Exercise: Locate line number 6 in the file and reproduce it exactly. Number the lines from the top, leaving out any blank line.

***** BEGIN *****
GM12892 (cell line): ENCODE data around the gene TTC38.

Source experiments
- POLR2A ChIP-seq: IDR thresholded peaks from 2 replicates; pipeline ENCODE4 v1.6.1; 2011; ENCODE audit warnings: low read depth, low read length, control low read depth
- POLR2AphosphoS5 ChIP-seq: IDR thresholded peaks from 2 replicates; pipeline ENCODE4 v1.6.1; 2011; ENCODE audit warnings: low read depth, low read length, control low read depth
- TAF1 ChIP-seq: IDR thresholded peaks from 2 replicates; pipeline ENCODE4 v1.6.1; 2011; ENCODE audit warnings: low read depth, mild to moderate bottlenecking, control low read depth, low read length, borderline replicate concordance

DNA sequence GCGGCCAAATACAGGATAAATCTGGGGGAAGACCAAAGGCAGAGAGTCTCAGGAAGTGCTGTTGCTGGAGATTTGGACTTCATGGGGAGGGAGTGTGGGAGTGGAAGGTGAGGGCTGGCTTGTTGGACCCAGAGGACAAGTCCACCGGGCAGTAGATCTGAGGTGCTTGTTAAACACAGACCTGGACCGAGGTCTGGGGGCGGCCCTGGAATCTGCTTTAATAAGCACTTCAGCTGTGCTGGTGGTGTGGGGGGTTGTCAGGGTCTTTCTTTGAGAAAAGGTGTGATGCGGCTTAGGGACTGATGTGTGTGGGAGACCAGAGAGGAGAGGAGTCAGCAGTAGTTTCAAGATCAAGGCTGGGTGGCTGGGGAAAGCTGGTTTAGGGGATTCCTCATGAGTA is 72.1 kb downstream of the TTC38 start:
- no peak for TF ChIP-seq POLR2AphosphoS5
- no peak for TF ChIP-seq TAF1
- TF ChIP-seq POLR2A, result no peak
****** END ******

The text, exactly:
DNA sequence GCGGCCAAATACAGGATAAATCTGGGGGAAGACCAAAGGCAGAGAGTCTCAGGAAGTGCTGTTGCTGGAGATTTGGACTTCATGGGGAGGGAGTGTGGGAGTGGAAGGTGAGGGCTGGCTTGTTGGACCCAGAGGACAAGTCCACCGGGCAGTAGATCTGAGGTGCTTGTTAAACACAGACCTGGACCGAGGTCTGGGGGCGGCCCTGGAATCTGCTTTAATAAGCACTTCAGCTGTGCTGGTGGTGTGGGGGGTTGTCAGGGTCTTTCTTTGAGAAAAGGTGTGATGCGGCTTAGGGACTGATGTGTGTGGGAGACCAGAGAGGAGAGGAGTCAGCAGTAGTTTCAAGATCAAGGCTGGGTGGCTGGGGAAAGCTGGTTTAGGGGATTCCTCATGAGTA is 72.1 kb downstream of the TTC38 start: